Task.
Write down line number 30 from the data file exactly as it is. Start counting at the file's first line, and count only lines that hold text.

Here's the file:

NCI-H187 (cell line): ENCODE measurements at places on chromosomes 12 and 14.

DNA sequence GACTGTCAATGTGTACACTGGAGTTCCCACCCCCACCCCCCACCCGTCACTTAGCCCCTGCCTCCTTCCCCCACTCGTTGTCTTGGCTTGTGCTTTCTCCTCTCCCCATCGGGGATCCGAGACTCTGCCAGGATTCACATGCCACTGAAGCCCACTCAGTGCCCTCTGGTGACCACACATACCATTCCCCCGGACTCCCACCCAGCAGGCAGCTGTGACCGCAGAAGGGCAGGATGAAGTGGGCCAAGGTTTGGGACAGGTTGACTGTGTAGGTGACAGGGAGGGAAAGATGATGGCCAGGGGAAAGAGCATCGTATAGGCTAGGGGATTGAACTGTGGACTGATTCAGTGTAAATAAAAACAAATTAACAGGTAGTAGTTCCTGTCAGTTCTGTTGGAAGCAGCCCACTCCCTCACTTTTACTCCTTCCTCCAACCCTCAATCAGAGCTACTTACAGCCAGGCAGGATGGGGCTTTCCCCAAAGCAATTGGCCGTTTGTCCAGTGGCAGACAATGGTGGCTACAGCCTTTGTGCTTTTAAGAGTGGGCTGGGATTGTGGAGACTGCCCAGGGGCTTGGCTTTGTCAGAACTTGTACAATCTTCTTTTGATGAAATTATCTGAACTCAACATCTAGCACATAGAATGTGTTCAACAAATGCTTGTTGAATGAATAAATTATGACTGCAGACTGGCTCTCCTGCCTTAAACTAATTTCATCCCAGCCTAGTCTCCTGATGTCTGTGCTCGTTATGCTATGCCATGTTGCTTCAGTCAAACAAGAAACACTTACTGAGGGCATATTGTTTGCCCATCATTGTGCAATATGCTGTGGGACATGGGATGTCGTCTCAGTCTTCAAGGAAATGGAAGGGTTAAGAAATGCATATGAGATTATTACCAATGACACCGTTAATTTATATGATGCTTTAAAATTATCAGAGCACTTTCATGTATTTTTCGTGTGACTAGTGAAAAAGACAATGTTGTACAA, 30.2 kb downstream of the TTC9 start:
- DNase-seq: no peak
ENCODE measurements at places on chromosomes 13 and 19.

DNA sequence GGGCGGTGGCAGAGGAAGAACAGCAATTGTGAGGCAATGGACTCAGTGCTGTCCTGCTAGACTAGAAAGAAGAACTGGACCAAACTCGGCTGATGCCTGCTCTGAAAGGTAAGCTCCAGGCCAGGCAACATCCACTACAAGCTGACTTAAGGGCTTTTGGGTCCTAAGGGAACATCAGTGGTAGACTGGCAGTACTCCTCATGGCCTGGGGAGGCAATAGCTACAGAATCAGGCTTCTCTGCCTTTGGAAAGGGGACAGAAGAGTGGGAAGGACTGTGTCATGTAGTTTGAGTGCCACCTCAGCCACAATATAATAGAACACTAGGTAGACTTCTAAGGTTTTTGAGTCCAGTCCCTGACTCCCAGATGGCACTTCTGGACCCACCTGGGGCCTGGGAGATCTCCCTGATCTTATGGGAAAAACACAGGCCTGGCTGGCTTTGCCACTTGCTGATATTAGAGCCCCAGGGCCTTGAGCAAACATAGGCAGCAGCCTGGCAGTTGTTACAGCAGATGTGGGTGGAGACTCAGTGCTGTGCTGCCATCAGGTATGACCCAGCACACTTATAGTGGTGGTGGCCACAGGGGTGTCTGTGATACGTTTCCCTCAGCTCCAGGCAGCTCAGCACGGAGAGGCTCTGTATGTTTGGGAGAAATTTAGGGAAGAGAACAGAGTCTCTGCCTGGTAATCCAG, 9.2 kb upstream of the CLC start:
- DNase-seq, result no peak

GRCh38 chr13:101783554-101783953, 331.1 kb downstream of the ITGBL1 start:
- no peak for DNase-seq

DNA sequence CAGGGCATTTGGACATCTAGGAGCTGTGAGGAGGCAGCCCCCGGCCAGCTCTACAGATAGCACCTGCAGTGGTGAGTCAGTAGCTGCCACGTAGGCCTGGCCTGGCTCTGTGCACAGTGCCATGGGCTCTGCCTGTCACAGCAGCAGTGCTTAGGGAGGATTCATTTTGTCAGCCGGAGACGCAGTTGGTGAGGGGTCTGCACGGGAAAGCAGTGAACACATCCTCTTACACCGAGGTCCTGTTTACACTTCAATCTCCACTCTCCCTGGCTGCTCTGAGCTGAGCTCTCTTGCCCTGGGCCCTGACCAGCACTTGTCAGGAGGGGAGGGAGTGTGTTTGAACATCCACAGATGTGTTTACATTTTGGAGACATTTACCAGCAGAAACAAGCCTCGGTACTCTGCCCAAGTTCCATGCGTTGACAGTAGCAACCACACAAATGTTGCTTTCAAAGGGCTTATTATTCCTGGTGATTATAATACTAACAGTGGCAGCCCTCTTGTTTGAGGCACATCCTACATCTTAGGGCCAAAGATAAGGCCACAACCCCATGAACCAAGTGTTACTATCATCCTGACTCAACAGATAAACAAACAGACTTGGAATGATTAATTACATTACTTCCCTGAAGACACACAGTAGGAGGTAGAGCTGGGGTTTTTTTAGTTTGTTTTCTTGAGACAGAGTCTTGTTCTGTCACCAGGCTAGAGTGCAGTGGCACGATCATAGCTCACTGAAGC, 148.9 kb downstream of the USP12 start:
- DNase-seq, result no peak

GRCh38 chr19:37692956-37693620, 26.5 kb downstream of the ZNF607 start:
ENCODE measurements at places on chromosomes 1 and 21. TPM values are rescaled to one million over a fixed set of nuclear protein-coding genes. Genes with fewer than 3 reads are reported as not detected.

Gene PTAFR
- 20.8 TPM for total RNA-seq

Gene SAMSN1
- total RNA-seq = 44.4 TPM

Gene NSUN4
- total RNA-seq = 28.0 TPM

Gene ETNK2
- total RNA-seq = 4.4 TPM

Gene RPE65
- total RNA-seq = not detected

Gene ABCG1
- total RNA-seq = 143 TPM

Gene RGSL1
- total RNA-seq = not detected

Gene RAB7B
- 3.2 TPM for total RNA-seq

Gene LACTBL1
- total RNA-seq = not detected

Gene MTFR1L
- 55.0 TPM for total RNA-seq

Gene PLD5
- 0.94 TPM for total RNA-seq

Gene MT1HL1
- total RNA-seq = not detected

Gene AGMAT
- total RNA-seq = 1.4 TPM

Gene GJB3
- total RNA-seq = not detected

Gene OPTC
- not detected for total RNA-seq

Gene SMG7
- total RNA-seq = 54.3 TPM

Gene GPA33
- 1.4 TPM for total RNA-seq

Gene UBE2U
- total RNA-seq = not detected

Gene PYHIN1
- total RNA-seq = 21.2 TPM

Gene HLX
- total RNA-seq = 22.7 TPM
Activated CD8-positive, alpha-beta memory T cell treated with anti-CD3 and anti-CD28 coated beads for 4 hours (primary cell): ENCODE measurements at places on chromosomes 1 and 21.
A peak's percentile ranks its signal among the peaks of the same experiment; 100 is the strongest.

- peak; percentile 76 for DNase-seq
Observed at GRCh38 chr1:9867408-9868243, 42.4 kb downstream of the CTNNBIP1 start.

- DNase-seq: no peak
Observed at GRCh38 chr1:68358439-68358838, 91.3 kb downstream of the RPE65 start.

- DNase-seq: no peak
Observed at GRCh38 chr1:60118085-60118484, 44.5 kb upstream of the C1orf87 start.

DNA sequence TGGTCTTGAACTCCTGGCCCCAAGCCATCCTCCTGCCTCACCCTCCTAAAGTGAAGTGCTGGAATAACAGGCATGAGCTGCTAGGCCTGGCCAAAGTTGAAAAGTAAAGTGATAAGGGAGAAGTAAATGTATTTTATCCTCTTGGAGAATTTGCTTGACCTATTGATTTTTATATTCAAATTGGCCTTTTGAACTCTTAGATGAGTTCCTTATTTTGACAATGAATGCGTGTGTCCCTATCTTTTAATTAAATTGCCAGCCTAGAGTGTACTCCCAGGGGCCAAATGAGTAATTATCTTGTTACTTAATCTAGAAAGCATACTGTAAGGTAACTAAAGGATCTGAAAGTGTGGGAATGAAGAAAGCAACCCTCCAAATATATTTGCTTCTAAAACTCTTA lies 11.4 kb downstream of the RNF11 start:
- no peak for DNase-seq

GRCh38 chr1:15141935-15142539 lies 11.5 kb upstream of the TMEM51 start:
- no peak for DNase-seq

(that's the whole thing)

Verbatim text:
- total RNA-seq = not detected